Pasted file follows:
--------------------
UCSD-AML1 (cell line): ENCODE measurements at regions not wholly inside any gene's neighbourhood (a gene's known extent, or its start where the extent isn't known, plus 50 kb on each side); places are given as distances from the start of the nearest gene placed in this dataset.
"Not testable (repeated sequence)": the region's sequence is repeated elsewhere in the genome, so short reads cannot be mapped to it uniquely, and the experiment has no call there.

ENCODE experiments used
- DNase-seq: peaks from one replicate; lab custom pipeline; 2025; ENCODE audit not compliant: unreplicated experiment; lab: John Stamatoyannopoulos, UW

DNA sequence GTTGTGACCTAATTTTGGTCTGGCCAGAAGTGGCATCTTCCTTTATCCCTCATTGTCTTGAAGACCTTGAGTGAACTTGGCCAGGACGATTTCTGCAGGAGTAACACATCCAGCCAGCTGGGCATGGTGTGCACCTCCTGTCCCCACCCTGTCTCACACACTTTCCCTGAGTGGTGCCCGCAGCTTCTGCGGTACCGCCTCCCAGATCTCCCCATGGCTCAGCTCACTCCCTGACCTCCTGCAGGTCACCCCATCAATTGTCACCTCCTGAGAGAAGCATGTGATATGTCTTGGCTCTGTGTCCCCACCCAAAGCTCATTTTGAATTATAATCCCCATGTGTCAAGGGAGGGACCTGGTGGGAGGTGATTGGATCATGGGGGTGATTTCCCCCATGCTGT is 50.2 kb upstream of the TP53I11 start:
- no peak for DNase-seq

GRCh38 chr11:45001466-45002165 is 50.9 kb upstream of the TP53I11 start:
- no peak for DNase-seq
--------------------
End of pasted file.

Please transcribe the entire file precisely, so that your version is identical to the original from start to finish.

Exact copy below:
UCSD-AML1 (cell line): ENCODE measurements at regions not wholly inside any gene's neighbourhood (a gene's known extent, or its start where the extent isn't known, plus 50 kb on each side); places are given as distances from the start of the nearest gene placed in this dataset.
"Not testable (repeated sequence)": the region's sequence is repeated elsewhere in the genome, so short reads cannot be mapped to it uniquely, and the experiment has no call there.

ENCODE experiments used
- DNase-seq: peaks from one replicate; lab custom pipeline; 2025; ENCODE audit not compliant: unreplicated experiment; lab: John Stamatoyannopoulos, UW

DNA sequence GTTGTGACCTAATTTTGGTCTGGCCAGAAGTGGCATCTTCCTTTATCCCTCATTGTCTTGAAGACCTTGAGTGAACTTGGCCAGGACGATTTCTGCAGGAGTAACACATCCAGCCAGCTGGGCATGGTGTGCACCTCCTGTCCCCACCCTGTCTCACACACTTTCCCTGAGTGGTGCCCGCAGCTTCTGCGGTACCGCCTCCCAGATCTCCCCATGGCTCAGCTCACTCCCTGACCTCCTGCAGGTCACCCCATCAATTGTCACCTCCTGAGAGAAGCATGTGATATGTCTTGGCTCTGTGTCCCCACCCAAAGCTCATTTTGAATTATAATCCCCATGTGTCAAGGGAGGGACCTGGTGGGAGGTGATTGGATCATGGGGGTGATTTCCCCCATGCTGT is 50.2 kb upstream of the TP53I11 start:
- no peak for DNase-seq

GRCh38 chr11:45001466-45002165 is 50.9 kb upstream of the TP53I11 start:
- no peak for DNase-seq